Top
Close
Follow Us ON

© 2016 I am the walrus.

Advertise Here Flag
image description

I am the walrus.

Coo coo, kachoo.

Testing editing published post

testing

test

Testing editing a publish post Testing editing a publish postvTesting editing a publish postTesting editing a publish postTesting editing a publish postTesting editing a publish postTesting editing a publish postTesting editing a publish postTesting editing a publish postTesting editing a publish postTesting editing a publish postTesting editing a publish postTesting editing a publish postTesting editing a publish postTesting editing a publish postTesting editing a publish postTesting editing a publish postTesting editing a publish postTesting editing a publish postTesting editing a publish postTesting editing a publish postTesting editing a publish postTesting editing a publish postTesting editing a publish postTesting editing a publish postTesting editing a publish post

Testing editing a publish postTesting editing a publish postTesting editing a publish postTesting editing a publish postTesting editing a publish postTesting editing a publish postTesting editing a publish postTesting editing a publish postTesting editing a publish postTesting editing a publish postTesting editing a publish postTesting editing a publish postTesting editing a publish postTesting editing a publish post

Look for new text

Just Testing old girl out how come this isn't showing up

So we are continuing testing thanks PEte

Wayback Machine: Bestemianova & Bukin and Blumberg & Seibert, 1985 Worlds

A second test reblog

1985 was a stellar year for ice dance. There were plenty of cheesy Latin numbers, but it was one of the most innovative years of the 6.0 era. The two most memorable Worlds free dances of 1985 both resisted traditional ballroom style. They're both very '80s in some ways, but in others, they resemble contemporary ice dance more than I would have expected for a pair of 30-year-old programs.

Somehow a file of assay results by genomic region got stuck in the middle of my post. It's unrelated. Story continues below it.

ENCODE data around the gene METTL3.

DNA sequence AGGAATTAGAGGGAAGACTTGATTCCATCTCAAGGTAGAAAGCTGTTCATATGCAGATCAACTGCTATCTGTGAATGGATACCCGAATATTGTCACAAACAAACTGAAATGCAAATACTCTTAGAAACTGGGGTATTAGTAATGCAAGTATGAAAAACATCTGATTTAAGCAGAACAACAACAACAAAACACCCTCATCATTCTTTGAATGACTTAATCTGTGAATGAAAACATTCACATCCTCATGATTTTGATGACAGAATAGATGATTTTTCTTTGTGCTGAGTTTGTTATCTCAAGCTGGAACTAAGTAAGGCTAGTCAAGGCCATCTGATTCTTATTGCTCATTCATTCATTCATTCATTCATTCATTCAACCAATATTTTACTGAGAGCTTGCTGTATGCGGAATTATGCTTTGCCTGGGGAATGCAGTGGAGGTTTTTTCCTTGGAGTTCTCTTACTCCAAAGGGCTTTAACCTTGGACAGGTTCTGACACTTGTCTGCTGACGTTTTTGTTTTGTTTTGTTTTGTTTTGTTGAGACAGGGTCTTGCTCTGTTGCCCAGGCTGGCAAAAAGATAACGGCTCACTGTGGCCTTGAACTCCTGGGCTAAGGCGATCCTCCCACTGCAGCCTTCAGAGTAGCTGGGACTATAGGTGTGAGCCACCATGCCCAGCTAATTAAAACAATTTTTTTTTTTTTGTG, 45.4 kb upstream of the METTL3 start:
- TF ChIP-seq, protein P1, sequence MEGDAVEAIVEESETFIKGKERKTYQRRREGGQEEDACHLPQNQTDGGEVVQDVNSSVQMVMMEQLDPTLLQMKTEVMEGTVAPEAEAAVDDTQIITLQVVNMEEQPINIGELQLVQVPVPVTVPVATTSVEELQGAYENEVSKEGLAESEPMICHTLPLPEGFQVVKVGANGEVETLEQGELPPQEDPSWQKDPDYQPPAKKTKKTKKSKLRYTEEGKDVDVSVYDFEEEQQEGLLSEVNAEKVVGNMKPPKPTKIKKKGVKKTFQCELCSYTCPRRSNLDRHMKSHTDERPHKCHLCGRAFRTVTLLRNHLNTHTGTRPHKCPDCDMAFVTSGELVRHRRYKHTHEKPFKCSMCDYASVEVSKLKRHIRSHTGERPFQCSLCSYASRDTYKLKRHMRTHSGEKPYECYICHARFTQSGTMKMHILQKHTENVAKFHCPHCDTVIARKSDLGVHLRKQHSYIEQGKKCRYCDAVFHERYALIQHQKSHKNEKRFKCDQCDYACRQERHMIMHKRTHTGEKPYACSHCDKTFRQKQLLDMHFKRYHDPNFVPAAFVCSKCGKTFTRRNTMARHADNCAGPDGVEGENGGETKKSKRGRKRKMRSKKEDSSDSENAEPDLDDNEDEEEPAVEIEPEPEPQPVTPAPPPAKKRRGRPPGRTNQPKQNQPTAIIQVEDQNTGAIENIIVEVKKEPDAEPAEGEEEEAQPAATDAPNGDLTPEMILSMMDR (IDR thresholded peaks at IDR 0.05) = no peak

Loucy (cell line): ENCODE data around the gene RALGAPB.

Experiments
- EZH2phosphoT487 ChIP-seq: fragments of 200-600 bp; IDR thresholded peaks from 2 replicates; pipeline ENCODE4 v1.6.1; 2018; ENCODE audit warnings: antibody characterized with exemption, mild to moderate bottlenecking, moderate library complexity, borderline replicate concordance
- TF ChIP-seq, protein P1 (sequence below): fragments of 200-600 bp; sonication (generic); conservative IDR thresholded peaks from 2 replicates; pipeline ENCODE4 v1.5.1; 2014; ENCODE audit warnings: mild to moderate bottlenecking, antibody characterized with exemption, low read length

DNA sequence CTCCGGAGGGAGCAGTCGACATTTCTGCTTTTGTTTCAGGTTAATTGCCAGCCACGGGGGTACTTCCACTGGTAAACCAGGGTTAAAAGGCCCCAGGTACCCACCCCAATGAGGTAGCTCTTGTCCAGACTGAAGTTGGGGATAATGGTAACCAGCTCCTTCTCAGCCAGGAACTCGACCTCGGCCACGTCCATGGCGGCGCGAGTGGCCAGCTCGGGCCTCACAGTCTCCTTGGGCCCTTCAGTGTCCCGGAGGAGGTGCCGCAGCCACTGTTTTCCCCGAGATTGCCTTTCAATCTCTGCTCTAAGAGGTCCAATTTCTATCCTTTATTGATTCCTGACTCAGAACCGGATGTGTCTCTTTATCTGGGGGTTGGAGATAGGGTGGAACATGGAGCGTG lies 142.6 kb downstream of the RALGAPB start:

Natalia Bestemianova and Andrei Bukin weren't the first ice dancers to perform a Carmen free dance, but theirs has been the template for most of the ice dance Carmens since, from Krylova and Ovsiannikov in the '90s to McNamara and Carpenter this past season. Many of the moves featured here have become ice dance standards, and Carmen tropes in particular: the lift where she walks on air, the part where he drags her across the ice before they hurl themselves into a desperate embrace. Bestemianova and Bukin were always more notable as performers than as technicians, which makes their skating more accessible today, since it's hard to see where they're getting those ballroom elements in. As much as Carmen might tempt a theatrical team like this one to overact, they're restrained when they need to be, and that makes the dramatic ending sequence all the more memorable.

I'm pretty sure this music already sounded dorky in the mid-1980s, to the point where it's almost due for an ironic comeback. At first, I thought the disco theme was an evolutionary dead end, but with hip hop short dances on the horizon, I wonder if this was early evidence that skaters can translate modern, urban dance forms to the ice. Regardless, this was one of Judy Blumberg and Michael Seibert's best free dance. It's a great showcase for Blumberg's lightness and quickness, but Seibert is the star. His partnering skills allowed them to do more intricate lifts than most ice dancers at the time, and he gets so into his performance around the halfway mark that he steals the show with his smile and his disco hip swivels.

Proud Boxing Moments from the T-Mobile

Testing a simple reblog

Joshua Dahl-USA TODAY Sports


​by Ted Sares

There were some brutal—and scary-- moments during the inaugural boxing card at the T-Mobile Arena in Las Vegas on April 7, but there were some special ones as well.


Saul “Canelo” Alvarez lived up to expectations by scoring a bone-rattling KO over Amir “King” Khan that left him unconscious before he hit the canvass with a dangerous bounce. Many were immediately and genuinely concerned for Amir’s health.  


However, when Canelo went to his knees to check out Amir’s condition, he repeated what he had done when he almost decapitated James Kirkland with the same crushing right one year ago. Saul “Canelo” Alvarez showed genuine concern for his fellow-man; he is a special kind of person.



But there was even more and that came when vastly improved Referee Russell Mora looked at Glen Tapia’s corner and tapped his heart to acknowledge their decision to stop the slaughter being administered by David Lemieux. Mora was about to do it anyway but he acknowledged the corner’s wisdom and humanity 


\


These kinds of things are often missed by the scribes but they send chills down my spine. They reflect rare dimension to boxing—one that is poignant and positive.


The positive part of the boxing community was on display last night and it nice to see.

Load